Authors: Thomas Jackson*, University of Cambridge
Topics: Political Geography, Russia
Keywords: Diplomacy, Geopolitics, Russia, Regions
Session Type: Paper
Start / End Time: 9:55 AM / 11:35 AM
Room: Chairman's Boardroom, Omni, East
Presentation File: No File Uploaded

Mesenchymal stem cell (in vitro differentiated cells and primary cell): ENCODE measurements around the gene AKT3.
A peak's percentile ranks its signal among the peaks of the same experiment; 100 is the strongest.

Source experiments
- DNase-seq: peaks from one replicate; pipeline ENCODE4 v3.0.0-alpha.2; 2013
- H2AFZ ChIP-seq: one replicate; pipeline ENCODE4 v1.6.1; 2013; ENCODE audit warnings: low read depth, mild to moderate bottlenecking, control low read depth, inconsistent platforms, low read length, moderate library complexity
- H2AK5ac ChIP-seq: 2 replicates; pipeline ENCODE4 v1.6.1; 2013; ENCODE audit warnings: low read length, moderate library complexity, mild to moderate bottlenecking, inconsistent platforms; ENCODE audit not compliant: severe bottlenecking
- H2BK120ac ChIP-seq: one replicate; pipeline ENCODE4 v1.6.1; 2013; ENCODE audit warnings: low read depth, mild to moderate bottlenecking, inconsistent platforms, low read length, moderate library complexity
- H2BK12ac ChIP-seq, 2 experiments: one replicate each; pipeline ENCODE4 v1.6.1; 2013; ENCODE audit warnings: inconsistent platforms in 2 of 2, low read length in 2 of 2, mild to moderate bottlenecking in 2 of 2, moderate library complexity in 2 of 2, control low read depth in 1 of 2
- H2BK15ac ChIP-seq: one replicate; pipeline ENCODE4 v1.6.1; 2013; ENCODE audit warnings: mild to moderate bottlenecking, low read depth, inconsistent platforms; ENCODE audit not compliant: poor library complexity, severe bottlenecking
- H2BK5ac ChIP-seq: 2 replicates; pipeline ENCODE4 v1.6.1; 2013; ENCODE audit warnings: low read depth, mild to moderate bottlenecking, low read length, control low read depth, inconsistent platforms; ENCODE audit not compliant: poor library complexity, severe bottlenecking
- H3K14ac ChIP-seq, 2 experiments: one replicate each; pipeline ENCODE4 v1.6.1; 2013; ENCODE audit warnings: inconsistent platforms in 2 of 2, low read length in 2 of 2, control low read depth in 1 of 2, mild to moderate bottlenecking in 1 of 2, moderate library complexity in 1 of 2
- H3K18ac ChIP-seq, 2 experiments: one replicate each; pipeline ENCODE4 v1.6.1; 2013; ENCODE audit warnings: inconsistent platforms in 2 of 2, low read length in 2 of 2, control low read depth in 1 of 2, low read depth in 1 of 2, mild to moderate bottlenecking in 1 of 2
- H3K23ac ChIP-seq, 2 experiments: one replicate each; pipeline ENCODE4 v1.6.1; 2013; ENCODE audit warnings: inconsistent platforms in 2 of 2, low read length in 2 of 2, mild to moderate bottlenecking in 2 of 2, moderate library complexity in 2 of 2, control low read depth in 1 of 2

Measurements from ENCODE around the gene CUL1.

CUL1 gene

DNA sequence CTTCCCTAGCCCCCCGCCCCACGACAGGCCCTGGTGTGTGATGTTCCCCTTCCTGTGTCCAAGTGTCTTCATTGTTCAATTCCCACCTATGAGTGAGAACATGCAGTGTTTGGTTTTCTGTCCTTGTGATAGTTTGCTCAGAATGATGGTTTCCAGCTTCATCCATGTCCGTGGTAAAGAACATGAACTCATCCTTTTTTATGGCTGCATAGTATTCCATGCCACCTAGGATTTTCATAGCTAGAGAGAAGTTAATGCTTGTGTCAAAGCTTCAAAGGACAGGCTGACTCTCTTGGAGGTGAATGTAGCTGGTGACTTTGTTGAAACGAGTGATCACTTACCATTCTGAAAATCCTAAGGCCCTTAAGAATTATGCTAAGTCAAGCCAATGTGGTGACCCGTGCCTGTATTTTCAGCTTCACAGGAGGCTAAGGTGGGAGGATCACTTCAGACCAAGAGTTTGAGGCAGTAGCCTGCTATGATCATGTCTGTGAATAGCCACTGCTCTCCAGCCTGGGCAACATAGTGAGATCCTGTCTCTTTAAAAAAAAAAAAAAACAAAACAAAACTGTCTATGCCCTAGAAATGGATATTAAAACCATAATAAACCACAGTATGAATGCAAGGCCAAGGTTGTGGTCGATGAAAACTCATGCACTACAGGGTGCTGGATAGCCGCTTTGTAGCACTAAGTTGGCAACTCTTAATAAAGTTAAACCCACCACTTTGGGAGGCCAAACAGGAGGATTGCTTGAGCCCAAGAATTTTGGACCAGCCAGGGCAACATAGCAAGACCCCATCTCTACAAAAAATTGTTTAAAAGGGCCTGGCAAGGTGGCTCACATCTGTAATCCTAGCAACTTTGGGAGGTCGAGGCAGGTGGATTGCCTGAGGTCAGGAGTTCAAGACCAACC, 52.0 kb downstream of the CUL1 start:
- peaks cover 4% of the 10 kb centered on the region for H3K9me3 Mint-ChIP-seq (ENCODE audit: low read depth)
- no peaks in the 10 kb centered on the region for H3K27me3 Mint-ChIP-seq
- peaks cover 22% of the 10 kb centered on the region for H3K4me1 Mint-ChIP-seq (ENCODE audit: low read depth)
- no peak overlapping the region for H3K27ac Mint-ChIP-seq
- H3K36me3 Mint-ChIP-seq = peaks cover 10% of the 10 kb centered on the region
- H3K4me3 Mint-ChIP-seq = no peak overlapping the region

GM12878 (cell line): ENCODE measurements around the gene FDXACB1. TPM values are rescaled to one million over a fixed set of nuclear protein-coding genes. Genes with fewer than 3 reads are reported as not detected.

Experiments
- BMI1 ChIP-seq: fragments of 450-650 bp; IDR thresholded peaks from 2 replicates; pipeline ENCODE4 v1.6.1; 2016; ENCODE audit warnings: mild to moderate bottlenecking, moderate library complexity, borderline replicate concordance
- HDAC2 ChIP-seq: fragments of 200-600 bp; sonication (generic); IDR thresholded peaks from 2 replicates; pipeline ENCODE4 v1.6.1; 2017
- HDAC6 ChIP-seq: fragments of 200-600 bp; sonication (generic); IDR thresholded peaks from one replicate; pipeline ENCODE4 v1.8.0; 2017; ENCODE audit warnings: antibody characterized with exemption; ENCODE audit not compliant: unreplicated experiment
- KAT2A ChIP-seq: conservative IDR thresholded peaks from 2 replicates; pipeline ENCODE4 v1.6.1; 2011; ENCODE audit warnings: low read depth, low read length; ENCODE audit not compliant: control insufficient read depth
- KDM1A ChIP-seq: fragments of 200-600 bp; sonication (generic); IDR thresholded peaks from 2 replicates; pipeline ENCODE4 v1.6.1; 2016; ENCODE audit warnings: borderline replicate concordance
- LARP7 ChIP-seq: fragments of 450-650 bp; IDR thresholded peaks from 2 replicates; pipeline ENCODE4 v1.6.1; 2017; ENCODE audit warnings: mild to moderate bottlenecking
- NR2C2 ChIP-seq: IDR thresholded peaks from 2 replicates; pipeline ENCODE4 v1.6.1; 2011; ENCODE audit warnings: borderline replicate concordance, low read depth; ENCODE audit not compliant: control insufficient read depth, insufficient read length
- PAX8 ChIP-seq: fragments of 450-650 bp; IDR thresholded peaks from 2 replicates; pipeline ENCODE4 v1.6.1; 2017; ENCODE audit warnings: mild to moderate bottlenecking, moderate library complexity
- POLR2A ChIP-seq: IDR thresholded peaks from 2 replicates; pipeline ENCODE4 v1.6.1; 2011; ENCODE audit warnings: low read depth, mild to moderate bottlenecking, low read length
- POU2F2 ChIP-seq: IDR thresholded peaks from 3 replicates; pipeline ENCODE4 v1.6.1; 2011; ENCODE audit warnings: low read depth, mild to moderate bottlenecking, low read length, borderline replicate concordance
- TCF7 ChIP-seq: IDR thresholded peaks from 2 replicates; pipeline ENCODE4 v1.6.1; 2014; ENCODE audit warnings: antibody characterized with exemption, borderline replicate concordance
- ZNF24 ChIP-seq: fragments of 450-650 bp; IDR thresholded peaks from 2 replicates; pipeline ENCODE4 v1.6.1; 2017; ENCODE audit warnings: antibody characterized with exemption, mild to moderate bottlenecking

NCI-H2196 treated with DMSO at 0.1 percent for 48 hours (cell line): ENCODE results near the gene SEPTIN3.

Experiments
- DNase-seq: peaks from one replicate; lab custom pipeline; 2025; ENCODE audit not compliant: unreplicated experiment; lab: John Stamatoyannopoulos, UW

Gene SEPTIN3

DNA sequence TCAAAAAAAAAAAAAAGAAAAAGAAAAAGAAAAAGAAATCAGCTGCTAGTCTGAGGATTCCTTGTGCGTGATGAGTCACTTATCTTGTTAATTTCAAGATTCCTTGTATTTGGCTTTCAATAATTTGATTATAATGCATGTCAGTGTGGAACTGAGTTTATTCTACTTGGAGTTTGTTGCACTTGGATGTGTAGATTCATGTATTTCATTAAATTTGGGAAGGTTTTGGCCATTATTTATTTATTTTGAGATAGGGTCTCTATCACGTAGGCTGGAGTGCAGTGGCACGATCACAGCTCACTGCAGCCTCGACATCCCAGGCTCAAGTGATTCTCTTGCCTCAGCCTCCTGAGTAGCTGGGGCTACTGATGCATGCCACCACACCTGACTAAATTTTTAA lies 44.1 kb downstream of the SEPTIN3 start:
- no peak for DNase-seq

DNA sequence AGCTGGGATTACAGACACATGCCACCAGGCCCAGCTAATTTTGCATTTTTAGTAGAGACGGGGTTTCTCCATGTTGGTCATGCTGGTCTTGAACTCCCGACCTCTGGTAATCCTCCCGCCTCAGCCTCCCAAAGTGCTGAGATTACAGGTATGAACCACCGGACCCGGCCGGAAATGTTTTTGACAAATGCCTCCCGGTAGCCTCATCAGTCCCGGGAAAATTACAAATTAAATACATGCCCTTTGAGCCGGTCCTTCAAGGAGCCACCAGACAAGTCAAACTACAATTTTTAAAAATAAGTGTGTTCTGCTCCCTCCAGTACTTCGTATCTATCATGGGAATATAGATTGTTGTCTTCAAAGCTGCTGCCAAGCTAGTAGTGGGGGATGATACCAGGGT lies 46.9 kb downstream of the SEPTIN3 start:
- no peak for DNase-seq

As scholars increasingly shine light on the plurality of diplomatic actors and practices, cracks continue to emerge in the state monopoly of legitimate diplomacy. This paper examines one such perforation in the established diplomatic order; sub-state regions in the Russian Federation, their forays into the international sphere (paradiplomacy), and the subsequent reworking of centre-region relations. Empirically it is based on a nine-month period of qualitative research conducted across multiple Russian and European cities, primarily focusing on three case-study regions in Russia: St Petersburg, Tatarstan, and Karelia. Offering a practice-based account and drawing on critical geopolitics scholarship, it is argued that regional diplomatic practice can be conceptualised as a series of improvised performances which, in part, constitute the contested emergence of both the region and the state. Based on contrasting geopolitical spatialisations of the world and their place in it, different regions have developed distinct international strategies which shape their relationship with the Russian central government and, more specifically, their role in the co-production of Russian foreign policy.